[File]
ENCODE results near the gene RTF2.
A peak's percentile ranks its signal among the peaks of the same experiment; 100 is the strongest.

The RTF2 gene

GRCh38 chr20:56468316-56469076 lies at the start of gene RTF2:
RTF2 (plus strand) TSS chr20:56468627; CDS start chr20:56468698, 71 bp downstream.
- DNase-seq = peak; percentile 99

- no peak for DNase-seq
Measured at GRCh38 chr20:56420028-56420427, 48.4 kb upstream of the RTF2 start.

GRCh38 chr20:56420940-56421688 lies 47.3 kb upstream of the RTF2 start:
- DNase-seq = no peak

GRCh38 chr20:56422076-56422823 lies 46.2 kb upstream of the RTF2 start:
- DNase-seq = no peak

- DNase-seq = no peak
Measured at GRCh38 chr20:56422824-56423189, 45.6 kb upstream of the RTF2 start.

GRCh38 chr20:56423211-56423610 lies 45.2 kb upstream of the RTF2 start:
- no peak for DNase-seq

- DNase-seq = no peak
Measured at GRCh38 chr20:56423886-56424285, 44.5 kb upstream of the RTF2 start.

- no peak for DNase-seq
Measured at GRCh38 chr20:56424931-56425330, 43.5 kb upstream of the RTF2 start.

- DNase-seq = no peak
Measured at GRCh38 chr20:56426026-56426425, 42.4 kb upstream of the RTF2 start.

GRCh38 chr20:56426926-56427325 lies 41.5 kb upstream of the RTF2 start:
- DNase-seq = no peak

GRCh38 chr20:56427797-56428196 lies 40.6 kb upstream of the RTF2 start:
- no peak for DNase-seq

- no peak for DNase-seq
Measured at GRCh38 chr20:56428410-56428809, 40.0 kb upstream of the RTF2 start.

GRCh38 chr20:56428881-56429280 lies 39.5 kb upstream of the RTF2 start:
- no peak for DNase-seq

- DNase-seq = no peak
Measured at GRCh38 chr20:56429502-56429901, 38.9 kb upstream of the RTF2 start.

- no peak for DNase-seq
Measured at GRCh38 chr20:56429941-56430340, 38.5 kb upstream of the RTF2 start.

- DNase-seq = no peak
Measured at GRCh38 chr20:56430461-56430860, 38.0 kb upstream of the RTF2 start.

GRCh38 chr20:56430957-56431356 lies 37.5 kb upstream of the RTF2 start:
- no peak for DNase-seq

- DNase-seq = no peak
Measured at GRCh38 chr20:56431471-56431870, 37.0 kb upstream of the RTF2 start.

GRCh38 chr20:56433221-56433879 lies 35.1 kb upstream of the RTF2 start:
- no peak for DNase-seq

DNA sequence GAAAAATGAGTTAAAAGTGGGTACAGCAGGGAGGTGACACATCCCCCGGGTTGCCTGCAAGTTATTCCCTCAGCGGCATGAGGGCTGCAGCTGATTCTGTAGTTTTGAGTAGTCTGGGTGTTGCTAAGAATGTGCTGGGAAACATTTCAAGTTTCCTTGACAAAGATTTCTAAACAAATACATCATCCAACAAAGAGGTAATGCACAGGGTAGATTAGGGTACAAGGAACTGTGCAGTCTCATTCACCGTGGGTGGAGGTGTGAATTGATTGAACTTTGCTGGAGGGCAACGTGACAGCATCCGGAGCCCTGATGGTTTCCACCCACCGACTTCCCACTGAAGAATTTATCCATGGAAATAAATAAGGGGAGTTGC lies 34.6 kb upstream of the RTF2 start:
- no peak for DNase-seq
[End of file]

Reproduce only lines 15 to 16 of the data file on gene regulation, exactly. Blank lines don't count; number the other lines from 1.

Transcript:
GRCh38 chr20:56423211-56423610 lies 45.2 kb upstream of the RTF2 start:
- no peak for DNase-seq